Undersampling strategies for compressed sensing accelerated MR spectroscopic imaging
Nutandev Bikkamane Jayadev1, Christopher Lawhorn1, John Chang2, and Vikram Kodibagkar1

1SBHSE, Arizona State University, Tempe, AZ, United States, 2Department of Radiology and Medical Imaging, Banner MD Anderson Cancer Center, Glibert, AZ, United States


Magnetic Resonance Spectroscopic Imaging (MRSI) is an invaluable tool in cancer diagnosis due to its specificity but long scan times makes it less popular for routine clinical use. Clinical integration of accelerating methods such as compressed sensing (CS) can improve patient throughput. Two different undersampling strategies were implemented and statistical fidelity was tested to obtain a five-fold reduction is acquisition time; 1) a conventional variable density pseudorandom undersampling and 2) an a priori information based strategy that exploits anatomical scans. Statistical results from in vivo studies show the feasibility of using CS accelerated MRSI without loss of data fidelity.


In vivo magnetic resonance spectroscopic imaging (MRSI) enables the measurement of the spatial distribution of metabolite concentrations in tissues. Analysis and quantification of metabolites in clinical research aid in therapy assessment and diagnosis. Routine scan protocols do not include MRSI due to long acquisition time. Compressed sensing (CS) can accelerate MRSI by undersampling k-space and exploiting its inherent sparsity1. The choice of optimal undersampling is critical for accurate reconstruction. Retrospective studies with various undersampling strategies have shown that variable density undersampling and a priori undersampling are more suitable for accelerations up to 5×. Variable density undersampling dictates denser sampling at the lower frequency space with very few samples from the edges of k-space. A priori undersampling is determined based on the anatomical scout2. In this study, we demonstrate the prospective feasibility of the two aforementioned strategies in patient brain studies.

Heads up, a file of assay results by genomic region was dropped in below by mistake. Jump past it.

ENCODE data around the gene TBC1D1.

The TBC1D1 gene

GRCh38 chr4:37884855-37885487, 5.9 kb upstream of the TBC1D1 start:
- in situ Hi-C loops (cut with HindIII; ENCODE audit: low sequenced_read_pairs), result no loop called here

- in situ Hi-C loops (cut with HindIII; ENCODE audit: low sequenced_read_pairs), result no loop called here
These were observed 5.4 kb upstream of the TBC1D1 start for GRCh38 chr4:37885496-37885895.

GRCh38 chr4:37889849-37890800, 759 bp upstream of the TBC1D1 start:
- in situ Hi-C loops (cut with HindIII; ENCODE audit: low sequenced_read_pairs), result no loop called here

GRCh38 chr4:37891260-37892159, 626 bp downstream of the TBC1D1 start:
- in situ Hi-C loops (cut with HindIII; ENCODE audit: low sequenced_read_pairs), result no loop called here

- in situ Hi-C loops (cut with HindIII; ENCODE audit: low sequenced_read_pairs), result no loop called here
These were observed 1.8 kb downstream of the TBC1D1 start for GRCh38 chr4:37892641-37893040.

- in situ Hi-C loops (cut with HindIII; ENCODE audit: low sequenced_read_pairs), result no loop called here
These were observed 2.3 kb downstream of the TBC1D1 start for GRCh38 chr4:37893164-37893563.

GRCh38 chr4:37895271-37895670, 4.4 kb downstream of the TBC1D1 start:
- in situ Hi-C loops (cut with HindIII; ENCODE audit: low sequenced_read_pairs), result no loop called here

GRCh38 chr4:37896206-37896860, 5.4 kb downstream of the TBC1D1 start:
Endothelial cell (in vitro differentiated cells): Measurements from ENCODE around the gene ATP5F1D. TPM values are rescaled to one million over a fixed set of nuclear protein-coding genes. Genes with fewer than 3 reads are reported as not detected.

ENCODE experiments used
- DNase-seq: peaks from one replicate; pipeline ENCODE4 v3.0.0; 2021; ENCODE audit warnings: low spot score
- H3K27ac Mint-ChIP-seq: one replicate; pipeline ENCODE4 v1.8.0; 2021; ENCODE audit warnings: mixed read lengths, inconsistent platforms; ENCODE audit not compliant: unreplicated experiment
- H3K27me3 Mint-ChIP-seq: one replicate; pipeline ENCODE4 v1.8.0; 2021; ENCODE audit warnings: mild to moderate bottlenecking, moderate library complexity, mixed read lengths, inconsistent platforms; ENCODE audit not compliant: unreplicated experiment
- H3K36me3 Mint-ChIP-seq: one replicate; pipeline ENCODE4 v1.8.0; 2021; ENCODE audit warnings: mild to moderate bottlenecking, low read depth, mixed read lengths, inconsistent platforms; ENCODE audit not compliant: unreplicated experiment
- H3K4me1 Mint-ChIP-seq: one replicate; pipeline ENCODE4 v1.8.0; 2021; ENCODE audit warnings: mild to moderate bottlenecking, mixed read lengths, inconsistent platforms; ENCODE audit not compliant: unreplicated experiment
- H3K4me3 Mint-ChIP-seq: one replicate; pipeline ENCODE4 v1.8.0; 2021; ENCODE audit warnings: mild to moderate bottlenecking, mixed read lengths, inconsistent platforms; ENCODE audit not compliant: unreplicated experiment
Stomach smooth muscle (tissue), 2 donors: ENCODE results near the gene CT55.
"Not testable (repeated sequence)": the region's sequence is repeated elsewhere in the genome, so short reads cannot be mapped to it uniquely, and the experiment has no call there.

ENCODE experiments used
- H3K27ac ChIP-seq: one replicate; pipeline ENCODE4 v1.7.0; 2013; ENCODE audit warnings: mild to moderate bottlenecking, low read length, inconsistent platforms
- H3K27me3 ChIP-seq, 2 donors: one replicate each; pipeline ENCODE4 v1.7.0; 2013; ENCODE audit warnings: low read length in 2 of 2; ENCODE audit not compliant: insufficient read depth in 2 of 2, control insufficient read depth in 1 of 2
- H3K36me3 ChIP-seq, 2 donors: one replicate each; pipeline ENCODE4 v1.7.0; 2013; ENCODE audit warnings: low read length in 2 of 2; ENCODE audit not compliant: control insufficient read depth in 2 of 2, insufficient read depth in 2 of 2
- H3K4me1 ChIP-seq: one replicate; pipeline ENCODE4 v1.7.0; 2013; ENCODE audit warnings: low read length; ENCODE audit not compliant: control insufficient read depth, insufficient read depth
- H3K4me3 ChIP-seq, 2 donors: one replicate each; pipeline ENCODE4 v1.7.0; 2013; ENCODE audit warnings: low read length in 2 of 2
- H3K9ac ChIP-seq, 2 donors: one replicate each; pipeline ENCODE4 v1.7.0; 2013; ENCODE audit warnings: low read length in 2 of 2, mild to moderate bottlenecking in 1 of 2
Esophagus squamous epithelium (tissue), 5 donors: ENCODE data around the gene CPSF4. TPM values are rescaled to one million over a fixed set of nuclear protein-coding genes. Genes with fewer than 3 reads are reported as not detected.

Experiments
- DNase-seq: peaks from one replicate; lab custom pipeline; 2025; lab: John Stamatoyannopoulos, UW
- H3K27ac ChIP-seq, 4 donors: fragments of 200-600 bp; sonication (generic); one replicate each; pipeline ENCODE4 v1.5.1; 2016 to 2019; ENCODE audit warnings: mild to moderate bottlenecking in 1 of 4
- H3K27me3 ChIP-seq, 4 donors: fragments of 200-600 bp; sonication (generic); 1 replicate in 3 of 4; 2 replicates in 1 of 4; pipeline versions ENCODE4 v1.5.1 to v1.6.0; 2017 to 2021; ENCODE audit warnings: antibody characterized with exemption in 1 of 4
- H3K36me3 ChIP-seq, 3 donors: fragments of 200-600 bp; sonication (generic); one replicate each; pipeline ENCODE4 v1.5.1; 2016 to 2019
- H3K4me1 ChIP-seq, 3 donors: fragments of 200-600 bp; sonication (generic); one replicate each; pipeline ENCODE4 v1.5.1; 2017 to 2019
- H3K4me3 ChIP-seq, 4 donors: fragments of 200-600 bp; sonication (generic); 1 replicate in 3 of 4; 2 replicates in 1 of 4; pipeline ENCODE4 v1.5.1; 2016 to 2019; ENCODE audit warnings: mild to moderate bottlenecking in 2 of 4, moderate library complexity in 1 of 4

In vivo brain MRSI data was obtained from five patients screened for cancer on a GE Discovery 3T scanner with a 12-channel head coil. The protocol was approved by the institutional review board of the Banner M D Anderson Cancer Center. Written informed consent was obtained prior to the scan. Following the routine scans, T2 – weighted scout (TE/TR = 104/3000 ms, FOV = 22×22×10 cm, matrix = 128×128). Three consecutive 1H PRESS scans (TE/TR = 144/1200 ms, FOV 22×22×10 cm, matrix = 16×16×2048) were performed to obtain a) Fully sampled k-space, b) Variable density undersampled k-space, c) A priori undersampled k-space. A single variable density sampling pattern was used throughout the study. The a priori sampling pattern was generated using T2 weighted scout of the respective patient scan. The total MRSI scan time was ~15 min (Fully sampled PRESS: 5 min 12 sec, 2× Undersampled PRESS: 1 min 2 sec, rest: shimming and calibration). Post-acquisition, residual water and fat peaks were removed using Hanckle-Lanczos Singular Value Decomposition (HLSVD) filter followed by apodization. The CS reconstruction for the undersampled data was performed using Matlab based nonlinear conjugate gradient algorithm iteratively1. Normalized root mean square error (NRMSE) and voxel wise paired t-tests values were obtained to determine the statistical fidelity. Metabolite maps were generated for visual comparison.